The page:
Research suggests that it may be possible to predict a person’s likelihood of living a long and healthy life by testing their gut bacteria and analysing its composition. Our gut contains trillions of bacteria, viruses, and fungi and they change over the course of our lives. This gut microbiome is unique to each person and is influenced by the food we eat. People who consume more fibre tend to have a more varied gut microbiome and are generally healthier than those who consume processed foods higher in sugar and salt- leading to a more static gut microbiome.
Can we use this knowledge to improve health?
The article suggests people who eat healthy foods have a more varied gut microbiome, and therefore tend to have better health and live longer. They need fewer medications, have better physical health, walk faster and have better mobility. If we know how the gut microbiome can improve health, can you think of innovative ways in which scientists can use this information to improve people's health? Think about medicines or foods (e.g. actimel) and how they could change our microbiome!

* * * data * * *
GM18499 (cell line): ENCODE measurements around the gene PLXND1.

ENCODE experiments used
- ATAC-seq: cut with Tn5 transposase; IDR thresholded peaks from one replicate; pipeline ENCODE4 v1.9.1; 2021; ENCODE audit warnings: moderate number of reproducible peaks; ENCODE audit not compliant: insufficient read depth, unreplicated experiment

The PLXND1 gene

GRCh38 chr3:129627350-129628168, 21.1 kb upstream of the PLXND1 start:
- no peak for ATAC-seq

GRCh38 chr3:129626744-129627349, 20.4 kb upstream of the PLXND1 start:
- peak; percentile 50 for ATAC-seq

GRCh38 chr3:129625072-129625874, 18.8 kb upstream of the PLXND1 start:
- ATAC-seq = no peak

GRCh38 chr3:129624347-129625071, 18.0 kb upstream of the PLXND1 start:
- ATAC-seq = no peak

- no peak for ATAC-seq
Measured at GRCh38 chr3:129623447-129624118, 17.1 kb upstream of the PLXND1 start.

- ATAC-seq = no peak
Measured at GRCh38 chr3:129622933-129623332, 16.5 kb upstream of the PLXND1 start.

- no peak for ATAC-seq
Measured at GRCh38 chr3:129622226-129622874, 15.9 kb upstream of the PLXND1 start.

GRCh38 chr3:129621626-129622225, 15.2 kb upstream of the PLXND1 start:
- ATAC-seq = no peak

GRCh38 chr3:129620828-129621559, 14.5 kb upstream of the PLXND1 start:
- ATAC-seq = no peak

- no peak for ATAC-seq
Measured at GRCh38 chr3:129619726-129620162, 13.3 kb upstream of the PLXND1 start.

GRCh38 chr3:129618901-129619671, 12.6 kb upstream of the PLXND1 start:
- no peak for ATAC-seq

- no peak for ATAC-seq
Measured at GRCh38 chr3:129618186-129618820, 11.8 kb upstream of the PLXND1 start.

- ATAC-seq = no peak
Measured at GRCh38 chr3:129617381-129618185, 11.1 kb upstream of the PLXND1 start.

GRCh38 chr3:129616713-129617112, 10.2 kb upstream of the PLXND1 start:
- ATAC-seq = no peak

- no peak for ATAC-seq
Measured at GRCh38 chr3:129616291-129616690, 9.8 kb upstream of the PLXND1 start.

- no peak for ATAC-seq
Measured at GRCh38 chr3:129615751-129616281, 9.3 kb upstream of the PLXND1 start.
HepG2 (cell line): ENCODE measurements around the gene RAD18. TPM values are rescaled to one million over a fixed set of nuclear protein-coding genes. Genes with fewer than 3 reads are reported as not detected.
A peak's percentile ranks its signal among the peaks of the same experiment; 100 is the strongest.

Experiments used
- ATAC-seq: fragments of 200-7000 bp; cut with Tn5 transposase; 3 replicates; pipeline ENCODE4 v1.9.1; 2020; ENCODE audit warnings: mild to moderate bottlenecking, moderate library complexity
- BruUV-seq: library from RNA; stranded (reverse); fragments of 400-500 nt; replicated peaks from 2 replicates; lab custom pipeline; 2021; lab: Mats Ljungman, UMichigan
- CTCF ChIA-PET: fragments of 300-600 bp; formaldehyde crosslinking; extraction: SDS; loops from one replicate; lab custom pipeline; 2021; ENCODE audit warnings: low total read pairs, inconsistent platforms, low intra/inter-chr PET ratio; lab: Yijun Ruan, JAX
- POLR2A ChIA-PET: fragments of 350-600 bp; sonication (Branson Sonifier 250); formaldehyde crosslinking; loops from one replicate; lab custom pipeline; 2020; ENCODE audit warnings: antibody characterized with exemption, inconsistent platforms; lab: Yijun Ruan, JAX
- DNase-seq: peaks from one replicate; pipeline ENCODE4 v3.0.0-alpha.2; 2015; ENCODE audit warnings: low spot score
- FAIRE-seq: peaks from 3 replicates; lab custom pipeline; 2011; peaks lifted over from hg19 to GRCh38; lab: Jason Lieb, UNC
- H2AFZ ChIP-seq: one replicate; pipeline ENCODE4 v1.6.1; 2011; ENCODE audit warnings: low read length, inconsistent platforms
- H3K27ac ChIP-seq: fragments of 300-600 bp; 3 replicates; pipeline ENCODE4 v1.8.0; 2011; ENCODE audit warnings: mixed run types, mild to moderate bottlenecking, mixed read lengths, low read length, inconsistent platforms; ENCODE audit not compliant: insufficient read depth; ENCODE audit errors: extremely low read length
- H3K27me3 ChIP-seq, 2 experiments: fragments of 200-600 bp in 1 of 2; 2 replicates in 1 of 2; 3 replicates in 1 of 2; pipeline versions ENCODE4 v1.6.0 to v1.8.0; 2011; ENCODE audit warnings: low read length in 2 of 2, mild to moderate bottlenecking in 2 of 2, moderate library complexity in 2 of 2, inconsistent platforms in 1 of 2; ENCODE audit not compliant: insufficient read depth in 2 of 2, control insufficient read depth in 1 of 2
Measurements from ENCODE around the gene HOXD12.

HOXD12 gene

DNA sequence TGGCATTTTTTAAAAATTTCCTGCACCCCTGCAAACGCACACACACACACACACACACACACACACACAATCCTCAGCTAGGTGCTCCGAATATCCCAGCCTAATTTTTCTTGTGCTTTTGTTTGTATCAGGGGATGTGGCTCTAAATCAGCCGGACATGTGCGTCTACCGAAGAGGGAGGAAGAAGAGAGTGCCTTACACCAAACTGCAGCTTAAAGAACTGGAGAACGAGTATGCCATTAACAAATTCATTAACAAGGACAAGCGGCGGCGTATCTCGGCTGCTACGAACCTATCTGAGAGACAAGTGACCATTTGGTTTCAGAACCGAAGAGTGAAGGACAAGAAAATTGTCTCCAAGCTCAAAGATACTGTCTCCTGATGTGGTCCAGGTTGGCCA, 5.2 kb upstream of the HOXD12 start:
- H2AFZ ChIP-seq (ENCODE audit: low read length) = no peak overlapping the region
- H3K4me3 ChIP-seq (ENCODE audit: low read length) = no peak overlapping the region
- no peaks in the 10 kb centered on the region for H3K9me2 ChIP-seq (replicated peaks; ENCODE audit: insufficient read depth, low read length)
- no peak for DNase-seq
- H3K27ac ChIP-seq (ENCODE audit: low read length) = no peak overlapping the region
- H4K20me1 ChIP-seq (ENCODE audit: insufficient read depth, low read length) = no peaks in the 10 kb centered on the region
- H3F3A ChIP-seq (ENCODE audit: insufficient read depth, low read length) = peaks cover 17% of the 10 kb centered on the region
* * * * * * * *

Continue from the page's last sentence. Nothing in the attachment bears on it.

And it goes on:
The impact of lifestyle on health
Like our gut microbiome, many chronic conditions in developed countries are the result of behaviours such as poor diet and a sedentary lifestyle. Chronic diseases include conditions such as heart disease, stroke, cancer, diabetes, obesity, and arthritis. They are often very preventable if people eat well and are active. Unfortunately, chronic diseases are costly to manage and have a huge financial burden on the NHS. Treatment for chronic diseases can be complex and usually include a combination of medication, lifestyle changes and therapy. Previously, they were more common in the elderly population, but we are seeing more and more young people with these conditions. Why do you think the rates of chronic disease are so high in the UK? Can you think of why people struggle to manage their chronic disease once they have been diagnosed?